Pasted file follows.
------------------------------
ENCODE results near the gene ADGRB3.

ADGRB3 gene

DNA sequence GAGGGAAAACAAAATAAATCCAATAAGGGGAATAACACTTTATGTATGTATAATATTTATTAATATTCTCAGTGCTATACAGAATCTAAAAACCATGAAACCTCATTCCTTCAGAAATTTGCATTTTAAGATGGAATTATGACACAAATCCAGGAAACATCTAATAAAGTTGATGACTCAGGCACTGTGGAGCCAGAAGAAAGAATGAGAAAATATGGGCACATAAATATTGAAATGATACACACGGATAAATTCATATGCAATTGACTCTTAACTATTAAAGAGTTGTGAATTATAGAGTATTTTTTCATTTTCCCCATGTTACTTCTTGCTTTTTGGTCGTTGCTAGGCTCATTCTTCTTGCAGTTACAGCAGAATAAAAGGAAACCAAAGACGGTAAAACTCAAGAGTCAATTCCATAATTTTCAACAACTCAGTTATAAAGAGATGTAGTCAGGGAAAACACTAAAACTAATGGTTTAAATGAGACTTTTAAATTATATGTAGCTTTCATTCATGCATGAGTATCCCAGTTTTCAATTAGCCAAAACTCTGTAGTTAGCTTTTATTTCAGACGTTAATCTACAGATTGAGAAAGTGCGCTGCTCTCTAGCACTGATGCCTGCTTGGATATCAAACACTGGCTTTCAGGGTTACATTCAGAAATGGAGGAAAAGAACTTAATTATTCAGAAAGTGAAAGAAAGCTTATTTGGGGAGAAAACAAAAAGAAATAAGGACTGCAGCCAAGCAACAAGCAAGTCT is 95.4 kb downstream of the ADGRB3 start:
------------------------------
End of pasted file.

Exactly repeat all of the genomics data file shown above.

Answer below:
ENCODE results near the gene ADGRB3.

ADGRB3 gene

DNA sequence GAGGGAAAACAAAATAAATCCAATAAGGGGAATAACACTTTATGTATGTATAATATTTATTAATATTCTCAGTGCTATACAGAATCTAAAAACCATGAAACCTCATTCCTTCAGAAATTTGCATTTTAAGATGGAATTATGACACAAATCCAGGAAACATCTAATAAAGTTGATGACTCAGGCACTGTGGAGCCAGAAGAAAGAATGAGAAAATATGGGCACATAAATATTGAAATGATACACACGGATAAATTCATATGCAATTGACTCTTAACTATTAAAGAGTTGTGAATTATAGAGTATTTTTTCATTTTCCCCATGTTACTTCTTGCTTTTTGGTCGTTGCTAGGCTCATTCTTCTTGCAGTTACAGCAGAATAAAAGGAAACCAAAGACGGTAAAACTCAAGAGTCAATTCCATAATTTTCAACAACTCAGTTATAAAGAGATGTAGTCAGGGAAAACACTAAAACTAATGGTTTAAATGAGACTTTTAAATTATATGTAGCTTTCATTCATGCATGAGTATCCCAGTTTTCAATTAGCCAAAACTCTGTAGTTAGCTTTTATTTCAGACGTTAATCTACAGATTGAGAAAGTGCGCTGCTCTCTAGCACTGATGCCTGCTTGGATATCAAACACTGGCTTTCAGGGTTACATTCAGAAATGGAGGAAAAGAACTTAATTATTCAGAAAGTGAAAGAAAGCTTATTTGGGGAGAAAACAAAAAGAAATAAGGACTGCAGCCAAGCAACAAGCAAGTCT is 95.4 kb downstream of the ADGRB3 start: